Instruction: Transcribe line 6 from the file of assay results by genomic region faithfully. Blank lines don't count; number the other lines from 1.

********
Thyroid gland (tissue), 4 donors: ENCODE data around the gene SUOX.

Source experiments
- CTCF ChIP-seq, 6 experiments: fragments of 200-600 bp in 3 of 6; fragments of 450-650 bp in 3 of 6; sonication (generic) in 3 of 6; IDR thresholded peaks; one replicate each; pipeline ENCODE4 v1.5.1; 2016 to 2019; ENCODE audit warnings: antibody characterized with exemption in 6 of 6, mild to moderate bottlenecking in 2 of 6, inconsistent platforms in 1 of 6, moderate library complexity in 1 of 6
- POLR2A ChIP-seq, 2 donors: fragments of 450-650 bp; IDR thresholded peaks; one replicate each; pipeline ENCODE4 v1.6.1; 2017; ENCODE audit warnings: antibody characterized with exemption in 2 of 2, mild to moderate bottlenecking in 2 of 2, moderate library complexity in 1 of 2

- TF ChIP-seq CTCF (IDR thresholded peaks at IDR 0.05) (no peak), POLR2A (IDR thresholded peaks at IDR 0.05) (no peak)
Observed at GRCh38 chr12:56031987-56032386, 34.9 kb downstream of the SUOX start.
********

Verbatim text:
Observed at GRCh38 chr12:56031987-56032386, 34.9 kb downstream of the SUOX start.